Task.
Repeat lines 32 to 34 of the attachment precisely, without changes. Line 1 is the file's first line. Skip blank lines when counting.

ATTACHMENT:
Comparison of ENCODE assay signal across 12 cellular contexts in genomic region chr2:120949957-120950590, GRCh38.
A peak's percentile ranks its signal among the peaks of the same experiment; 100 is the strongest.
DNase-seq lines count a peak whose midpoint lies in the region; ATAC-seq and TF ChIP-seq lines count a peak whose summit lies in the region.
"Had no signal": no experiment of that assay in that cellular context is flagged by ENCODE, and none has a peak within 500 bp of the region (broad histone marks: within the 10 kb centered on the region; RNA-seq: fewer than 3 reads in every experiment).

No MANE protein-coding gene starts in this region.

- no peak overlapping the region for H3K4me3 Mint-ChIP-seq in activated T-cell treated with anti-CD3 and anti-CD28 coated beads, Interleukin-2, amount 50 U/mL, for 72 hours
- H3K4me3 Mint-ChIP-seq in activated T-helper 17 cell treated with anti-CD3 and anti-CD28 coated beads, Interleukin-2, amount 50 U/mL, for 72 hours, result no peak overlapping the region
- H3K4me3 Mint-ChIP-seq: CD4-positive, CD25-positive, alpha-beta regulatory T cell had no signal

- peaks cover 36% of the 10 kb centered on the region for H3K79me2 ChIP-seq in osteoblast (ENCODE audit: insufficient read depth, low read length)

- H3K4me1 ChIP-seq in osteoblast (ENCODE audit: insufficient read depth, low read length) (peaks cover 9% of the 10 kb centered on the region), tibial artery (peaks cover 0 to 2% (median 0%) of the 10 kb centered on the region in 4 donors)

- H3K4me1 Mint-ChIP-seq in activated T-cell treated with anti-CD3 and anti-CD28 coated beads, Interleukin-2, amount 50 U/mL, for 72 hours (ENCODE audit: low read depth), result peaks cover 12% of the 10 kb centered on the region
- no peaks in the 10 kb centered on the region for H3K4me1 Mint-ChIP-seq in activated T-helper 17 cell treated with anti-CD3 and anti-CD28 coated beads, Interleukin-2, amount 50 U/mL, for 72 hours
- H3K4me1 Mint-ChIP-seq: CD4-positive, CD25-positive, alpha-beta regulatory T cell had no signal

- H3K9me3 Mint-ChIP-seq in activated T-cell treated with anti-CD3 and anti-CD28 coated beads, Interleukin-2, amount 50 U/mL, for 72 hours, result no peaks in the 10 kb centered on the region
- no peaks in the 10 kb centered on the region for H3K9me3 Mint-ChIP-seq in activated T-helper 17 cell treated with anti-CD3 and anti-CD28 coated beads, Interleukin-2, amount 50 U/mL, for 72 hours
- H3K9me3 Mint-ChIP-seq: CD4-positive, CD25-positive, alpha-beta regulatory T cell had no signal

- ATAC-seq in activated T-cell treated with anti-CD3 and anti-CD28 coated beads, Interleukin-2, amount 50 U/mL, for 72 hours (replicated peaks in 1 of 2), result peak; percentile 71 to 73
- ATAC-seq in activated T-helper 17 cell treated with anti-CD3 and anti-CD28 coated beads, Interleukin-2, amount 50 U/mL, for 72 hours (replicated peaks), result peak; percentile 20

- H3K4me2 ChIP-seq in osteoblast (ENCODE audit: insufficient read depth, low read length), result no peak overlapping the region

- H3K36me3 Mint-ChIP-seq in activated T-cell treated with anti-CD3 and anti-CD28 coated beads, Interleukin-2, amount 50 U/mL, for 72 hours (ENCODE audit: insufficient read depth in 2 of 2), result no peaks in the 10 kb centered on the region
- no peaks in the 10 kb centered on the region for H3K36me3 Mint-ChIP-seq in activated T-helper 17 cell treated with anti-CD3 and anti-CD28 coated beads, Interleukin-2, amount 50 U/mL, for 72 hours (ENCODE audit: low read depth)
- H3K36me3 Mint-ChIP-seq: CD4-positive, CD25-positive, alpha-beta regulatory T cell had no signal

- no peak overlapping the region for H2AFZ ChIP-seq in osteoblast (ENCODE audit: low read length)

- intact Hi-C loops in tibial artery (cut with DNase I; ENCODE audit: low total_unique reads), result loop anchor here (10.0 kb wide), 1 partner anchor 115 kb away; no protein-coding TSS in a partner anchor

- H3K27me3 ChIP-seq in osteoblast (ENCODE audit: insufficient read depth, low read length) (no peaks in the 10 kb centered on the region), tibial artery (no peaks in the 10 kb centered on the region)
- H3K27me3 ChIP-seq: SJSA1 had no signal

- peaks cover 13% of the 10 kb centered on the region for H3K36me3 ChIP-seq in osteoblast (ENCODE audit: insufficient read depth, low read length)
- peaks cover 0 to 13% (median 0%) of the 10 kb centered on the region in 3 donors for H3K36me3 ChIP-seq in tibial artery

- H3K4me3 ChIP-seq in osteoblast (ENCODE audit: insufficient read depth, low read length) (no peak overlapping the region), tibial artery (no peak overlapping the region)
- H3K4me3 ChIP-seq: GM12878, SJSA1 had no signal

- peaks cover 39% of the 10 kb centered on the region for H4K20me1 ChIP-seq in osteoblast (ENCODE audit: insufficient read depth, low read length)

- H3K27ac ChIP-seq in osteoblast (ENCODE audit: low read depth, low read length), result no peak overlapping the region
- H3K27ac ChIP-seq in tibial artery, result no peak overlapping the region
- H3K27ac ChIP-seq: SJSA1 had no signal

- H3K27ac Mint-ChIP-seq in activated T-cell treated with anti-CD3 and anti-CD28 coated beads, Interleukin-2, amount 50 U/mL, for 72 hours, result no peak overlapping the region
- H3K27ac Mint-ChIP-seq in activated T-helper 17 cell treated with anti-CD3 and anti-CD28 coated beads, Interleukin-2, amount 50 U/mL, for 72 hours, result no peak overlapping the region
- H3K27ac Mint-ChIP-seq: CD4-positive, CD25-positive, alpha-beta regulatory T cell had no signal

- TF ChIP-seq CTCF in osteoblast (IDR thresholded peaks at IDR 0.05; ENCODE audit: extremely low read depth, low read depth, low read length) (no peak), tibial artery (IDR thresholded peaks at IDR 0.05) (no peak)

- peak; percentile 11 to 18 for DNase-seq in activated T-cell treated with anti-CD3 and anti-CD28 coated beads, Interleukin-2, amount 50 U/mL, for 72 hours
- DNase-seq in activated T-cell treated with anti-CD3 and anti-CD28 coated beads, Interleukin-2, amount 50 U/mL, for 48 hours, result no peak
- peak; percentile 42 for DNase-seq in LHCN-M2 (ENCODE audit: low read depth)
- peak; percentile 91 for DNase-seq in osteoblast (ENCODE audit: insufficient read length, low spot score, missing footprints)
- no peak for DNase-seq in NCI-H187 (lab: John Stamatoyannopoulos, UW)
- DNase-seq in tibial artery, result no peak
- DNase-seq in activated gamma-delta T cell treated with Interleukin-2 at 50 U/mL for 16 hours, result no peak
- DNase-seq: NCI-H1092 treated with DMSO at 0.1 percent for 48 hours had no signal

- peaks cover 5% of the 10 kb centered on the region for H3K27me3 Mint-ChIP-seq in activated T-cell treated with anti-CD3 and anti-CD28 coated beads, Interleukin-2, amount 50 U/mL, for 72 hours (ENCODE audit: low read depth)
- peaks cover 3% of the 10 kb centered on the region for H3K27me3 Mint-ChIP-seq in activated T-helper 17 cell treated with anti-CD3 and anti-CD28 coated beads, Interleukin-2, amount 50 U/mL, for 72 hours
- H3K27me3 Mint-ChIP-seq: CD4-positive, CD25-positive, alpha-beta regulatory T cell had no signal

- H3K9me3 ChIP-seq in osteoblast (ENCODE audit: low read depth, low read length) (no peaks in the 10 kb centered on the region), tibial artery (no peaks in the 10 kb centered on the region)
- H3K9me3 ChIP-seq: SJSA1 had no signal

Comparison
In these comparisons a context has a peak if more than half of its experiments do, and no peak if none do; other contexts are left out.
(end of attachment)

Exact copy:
- H3K27ac ChIP-seq in osteoblast (ENCODE audit: low read depth, low read length), result no peak overlapping the region
- H3K27ac ChIP-seq in tibial artery, result no peak overlapping the region
- H3K27ac ChIP-seq: SJSA1 had no signal